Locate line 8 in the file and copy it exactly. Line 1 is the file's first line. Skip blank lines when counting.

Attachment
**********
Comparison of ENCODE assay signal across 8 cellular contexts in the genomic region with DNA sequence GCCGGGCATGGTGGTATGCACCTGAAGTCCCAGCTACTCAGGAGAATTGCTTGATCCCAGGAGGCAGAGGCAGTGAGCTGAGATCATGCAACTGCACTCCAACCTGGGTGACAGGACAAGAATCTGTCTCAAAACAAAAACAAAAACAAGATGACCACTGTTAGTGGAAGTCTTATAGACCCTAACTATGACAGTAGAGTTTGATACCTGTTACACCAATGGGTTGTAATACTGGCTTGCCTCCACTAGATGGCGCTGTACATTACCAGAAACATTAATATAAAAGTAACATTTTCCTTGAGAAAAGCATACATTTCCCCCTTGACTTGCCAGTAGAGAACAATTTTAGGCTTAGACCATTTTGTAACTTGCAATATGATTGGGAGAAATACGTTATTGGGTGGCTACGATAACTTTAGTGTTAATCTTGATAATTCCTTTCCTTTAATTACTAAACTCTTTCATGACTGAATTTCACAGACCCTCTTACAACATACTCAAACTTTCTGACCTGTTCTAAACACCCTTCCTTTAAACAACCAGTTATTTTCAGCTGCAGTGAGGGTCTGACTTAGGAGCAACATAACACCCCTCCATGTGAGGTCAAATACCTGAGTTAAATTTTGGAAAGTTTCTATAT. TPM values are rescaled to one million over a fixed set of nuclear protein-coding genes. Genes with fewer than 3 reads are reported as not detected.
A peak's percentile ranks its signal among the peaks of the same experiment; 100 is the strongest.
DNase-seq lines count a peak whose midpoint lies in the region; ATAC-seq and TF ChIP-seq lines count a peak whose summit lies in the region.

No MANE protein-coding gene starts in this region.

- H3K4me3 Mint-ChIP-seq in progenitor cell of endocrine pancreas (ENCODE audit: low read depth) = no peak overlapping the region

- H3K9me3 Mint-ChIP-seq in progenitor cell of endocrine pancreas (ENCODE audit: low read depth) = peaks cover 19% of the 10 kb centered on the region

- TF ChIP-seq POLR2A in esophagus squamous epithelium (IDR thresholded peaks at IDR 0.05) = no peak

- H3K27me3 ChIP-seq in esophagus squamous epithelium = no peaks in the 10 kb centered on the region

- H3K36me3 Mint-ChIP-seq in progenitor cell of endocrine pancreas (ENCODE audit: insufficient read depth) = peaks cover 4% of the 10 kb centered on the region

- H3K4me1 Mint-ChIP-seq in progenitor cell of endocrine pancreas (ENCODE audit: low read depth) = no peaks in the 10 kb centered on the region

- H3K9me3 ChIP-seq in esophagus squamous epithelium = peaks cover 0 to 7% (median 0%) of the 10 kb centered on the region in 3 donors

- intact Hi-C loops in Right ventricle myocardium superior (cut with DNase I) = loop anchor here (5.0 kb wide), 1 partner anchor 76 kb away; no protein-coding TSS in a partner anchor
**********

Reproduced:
- H3K27me3 ChIP-seq in esophagus squamous epithelium = no peaks in the 10 kb centered on the region